The inspection notice came in today and the the inspector must have been justifying his existence.

here were their requests.
1. fireplace must be operational. (the inspector couldnt figure out how to turn it on) other than he must have missed the fact that there is a loop on a frame that covers the fireplace to reduce drafts I have no idea why he could not figure out how to turn on a self contained gas fireplace. Our response.. The fire place is operational. verbal explanation to buyer. Remove the cover, pull down the grill, light the pilot light, turn it on. It worked all winter when the house was on the market.

2. Level AC unit. It sits on a gravel pad some rock has slid out from under the plastic “pad”. Our respones… No.

3. Bolt deck to house. It a 5 yo house the deck is solid. it has 5 columns to the ground and stairs. The bolts are $2.59 a piece and IF i were EXTRA OCD I’d have to put 40 in for a total of $100… Our response… No

I think these are as you mentioned knick nack things that really are not life safety. the house is not going to burn down and the mechanical system is fine.

Am I wrong? The difference between the offers is only $5000 so its not like i’m looking for a way out. Closing for either of our contracts are within 3 days of each other so we are still out of the house by the end of May.

Any feedback would be greatly appreciated.

19 Edith Abraham May 27, 2014 at 2:27 pm

I’m in the process buying a 19 yr old home where the seller listed no problems on the disclosure statement. Yet, when the cl-100 inspector came, he noticed cracked present to wall at front left corner of structure. This was obvious to anyone. Active leaks present a 20 2″ drain line at a bathroom below floor level. Hvac duct insulation is torn/deteriorated at various areas and existing moisture barrier is disturbed throughout the crawl space, faucet spewing brown water when it turned it on in kitchen, signs of water entry evevident at various foundation vents. I’m getting wary of these issues. Tomorrow, the home inspection, whom I hired will do the inspection. Additionally, she lists a fireplace as one of the features in the home which she says she never operated it.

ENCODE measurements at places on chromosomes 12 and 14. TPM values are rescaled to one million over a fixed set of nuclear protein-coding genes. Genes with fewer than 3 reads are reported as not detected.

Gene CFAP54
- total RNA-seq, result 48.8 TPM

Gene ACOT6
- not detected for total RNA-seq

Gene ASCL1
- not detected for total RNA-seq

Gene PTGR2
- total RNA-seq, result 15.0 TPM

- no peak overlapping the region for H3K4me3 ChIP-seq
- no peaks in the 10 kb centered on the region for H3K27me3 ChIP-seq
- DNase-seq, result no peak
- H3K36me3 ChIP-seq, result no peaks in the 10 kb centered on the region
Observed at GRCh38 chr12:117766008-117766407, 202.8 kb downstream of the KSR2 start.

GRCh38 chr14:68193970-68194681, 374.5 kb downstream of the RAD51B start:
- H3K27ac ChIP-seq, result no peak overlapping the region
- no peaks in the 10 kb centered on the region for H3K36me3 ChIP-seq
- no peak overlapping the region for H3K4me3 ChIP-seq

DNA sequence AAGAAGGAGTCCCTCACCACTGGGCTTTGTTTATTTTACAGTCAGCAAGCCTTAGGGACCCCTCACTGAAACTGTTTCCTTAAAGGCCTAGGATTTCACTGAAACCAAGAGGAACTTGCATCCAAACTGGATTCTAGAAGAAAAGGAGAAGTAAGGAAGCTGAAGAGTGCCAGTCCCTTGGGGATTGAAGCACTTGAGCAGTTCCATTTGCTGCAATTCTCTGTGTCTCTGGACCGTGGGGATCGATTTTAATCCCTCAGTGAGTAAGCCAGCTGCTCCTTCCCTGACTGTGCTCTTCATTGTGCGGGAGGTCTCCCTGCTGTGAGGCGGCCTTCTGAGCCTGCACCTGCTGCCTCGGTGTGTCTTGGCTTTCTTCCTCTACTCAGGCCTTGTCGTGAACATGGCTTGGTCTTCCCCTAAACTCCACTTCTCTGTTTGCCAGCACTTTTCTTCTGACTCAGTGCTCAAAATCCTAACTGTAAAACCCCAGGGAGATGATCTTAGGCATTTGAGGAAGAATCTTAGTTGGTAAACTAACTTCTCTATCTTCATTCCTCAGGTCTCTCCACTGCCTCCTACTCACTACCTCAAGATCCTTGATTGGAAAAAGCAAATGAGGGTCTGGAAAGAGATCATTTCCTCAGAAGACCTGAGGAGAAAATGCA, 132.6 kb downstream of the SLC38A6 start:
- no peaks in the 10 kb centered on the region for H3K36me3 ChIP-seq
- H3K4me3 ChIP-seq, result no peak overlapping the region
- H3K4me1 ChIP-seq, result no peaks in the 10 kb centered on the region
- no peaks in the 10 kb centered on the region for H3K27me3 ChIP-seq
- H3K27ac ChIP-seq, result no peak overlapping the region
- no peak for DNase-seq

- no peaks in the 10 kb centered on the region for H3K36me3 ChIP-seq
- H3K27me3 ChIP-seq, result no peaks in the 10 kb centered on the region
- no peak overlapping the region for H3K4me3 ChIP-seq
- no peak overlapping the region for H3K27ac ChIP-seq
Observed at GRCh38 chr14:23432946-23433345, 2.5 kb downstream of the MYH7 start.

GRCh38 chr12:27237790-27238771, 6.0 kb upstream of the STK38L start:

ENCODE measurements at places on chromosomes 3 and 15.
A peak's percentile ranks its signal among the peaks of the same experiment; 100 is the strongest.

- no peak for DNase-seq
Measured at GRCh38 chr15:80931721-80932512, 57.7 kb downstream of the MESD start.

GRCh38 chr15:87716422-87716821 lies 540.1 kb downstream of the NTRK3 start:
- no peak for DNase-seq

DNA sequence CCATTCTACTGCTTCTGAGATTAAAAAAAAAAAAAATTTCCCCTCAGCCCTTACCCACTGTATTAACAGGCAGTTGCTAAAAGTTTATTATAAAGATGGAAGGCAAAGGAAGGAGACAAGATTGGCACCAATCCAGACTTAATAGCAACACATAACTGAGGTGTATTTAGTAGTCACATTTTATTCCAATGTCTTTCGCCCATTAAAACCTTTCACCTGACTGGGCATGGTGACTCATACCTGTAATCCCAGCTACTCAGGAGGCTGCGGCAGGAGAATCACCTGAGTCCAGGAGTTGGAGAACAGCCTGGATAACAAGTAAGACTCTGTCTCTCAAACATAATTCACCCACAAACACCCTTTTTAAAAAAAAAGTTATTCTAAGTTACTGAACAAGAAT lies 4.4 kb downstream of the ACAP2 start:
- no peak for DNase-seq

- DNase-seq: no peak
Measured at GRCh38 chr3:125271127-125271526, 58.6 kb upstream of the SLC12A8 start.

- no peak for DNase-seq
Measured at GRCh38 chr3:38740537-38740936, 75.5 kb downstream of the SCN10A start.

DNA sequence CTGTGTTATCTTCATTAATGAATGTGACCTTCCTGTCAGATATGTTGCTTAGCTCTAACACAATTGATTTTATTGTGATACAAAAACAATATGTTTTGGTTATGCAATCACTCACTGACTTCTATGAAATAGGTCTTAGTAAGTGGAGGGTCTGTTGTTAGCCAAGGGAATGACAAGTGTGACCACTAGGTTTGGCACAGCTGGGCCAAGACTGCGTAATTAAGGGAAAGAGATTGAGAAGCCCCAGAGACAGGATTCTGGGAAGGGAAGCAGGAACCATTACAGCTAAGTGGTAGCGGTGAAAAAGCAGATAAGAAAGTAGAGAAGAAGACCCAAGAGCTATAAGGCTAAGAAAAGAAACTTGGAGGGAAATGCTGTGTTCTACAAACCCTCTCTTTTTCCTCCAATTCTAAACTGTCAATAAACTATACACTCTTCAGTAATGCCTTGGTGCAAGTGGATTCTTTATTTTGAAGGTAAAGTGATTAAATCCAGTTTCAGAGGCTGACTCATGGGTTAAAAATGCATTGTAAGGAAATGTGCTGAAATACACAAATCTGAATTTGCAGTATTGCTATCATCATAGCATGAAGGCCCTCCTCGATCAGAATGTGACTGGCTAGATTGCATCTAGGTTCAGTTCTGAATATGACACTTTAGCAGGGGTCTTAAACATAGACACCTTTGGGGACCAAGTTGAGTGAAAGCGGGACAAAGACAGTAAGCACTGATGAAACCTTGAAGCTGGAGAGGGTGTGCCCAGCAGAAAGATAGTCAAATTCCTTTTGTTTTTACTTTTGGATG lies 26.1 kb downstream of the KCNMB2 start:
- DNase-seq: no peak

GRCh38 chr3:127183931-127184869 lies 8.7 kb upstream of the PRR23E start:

Additionally, she is selling the house for approx $10,000 less than her purchase price. I smell a rat here. The single roof is 19 yrs old with a life span of 10-15 yrs old. Think I have a dud here. Need your expert opinion going forward. First time home buyer and a senior citizen living on a fixed income. Can’t deal with costly repairs in a year or two. Thank you.